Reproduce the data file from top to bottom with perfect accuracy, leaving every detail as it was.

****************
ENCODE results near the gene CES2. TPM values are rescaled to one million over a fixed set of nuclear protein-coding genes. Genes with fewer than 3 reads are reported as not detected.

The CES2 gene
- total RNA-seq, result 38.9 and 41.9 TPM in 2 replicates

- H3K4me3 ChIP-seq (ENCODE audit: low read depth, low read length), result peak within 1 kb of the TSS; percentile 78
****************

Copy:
ENCODE results near the gene CES2. TPM values are rescaled to one million over a fixed set of nuclear protein-coding genes. Genes with fewer than 3 reads are reported as not detected.

The CES2 gene
- total RNA-seq, result 38.9 and 41.9 TPM in 2 replicates

- H3K4me3 ChIP-seq (ENCODE audit: low read depth, low read length), result peak within 1 kb of the TSS; percentile 78